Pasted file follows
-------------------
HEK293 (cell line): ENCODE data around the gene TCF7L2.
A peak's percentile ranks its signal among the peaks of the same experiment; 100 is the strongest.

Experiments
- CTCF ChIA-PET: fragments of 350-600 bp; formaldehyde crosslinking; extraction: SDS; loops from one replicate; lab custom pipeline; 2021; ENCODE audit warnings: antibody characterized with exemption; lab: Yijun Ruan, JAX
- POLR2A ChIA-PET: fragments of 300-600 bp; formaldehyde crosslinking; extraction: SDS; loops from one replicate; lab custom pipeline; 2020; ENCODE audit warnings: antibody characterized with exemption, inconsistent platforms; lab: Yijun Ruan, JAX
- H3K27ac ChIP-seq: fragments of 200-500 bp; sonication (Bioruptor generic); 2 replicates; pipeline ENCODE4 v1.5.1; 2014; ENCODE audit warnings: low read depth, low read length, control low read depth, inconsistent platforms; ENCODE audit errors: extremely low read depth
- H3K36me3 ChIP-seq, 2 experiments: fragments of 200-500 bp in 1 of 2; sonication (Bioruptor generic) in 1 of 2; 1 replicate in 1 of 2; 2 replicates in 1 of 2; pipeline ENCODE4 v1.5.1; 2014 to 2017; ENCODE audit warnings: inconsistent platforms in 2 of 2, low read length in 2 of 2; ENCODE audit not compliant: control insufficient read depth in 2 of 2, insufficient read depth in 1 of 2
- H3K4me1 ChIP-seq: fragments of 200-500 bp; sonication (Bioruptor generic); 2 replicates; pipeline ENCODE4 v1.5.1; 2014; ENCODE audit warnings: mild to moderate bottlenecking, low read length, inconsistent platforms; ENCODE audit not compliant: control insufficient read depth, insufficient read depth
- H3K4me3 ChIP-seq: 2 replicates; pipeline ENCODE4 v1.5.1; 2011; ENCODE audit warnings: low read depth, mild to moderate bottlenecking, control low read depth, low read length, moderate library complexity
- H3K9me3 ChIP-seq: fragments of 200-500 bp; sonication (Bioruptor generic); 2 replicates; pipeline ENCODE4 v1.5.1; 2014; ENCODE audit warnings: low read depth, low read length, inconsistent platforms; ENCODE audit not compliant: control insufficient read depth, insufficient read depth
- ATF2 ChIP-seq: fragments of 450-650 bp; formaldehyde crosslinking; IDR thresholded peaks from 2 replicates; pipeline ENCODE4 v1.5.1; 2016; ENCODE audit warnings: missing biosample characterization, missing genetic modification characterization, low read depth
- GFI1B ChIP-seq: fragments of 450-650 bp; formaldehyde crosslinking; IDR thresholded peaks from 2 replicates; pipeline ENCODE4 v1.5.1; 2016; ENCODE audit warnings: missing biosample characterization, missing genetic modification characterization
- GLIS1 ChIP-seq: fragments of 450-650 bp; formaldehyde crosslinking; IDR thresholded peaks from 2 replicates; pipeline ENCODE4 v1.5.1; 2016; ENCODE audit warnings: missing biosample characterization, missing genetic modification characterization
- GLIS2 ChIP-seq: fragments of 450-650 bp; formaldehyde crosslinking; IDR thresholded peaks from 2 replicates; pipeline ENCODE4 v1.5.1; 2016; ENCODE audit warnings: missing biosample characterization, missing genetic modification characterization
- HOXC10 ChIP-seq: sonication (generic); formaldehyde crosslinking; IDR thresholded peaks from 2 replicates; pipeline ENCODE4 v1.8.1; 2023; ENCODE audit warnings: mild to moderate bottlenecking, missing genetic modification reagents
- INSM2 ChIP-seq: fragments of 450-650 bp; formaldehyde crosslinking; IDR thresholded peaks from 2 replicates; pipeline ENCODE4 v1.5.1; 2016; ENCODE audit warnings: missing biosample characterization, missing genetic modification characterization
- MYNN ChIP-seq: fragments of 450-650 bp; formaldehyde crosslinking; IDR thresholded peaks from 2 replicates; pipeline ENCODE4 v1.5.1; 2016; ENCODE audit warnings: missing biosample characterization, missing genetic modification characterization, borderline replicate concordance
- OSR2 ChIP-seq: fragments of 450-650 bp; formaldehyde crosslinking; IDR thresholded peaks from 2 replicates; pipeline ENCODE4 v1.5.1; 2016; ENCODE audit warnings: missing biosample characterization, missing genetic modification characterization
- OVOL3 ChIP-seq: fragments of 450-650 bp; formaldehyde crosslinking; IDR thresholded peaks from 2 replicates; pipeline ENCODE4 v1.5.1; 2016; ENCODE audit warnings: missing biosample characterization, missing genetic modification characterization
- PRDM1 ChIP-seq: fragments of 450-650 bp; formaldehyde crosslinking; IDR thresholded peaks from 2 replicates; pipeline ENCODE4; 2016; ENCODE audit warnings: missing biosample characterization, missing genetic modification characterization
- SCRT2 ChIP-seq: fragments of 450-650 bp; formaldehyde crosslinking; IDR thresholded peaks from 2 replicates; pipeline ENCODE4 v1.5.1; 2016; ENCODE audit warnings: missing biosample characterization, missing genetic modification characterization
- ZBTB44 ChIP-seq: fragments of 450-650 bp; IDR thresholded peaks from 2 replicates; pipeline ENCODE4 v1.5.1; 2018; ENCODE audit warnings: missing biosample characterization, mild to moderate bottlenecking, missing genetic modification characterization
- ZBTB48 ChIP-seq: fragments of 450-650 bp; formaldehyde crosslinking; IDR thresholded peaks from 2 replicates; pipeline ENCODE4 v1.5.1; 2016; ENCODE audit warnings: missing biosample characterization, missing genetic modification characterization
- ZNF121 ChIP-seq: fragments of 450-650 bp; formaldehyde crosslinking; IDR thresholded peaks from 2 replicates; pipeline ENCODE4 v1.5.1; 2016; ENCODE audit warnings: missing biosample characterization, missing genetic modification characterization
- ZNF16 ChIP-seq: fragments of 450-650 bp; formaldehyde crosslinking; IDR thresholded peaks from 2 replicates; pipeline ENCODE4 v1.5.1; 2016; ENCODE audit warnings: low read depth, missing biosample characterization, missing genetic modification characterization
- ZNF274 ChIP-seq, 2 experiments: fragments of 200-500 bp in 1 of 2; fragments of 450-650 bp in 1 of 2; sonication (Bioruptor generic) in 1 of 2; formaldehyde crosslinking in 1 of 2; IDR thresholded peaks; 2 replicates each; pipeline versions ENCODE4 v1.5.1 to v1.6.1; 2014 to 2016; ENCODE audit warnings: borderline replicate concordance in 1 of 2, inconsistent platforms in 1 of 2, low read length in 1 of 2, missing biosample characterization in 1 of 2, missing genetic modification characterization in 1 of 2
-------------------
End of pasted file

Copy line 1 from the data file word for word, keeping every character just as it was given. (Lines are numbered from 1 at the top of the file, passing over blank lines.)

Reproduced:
HEK293 (cell line): ENCODE data around the gene TCF7L2.